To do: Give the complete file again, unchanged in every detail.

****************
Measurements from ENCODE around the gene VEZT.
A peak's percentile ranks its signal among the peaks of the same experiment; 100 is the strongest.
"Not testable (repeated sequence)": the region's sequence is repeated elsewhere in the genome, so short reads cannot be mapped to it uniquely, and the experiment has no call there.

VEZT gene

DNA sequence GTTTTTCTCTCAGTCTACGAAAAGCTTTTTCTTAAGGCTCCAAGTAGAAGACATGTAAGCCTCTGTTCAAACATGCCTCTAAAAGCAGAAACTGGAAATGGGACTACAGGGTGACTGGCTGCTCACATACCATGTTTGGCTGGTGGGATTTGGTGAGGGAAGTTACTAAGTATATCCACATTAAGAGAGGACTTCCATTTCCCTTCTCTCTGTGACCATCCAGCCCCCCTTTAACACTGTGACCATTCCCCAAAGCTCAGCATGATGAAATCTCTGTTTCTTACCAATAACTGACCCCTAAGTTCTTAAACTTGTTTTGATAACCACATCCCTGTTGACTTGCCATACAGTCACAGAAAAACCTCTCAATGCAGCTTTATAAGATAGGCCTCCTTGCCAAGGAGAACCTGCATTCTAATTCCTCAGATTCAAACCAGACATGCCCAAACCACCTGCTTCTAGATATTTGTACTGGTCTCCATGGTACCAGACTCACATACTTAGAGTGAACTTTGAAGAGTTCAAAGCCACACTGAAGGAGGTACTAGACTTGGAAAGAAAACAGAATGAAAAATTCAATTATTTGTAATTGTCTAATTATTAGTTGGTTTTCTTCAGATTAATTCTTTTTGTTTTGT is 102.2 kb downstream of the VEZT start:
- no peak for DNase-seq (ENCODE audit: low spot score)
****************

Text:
Measurements from ENCODE around the gene VEZT.
A peak's percentile ranks its signal among the peaks of the same experiment; 100 is the strongest.
"Not testable (repeated sequence)": the region's sequence is repeated elsewhere in the genome, so short reads cannot be mapped to it uniquely, and the experiment has no call there.

VEZT gene

DNA sequence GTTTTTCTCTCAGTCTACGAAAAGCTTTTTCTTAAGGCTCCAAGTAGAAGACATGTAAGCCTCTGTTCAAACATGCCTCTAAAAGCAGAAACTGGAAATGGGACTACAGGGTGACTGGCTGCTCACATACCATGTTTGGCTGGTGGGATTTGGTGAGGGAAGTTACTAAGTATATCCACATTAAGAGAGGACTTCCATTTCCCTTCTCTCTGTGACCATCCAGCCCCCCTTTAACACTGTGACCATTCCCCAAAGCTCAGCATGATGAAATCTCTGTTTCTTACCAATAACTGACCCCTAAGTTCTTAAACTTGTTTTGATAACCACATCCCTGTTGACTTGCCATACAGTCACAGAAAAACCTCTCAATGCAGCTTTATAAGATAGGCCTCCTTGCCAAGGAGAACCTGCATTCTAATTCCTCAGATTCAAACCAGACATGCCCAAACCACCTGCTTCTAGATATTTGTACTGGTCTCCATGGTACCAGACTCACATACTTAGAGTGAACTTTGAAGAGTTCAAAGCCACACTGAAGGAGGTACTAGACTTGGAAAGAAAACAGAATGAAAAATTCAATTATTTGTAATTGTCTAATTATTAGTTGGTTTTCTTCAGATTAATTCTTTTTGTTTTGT is 102.2 kb downstream of the VEZT start:
- no peak for DNase-seq (ENCODE audit: low spot score)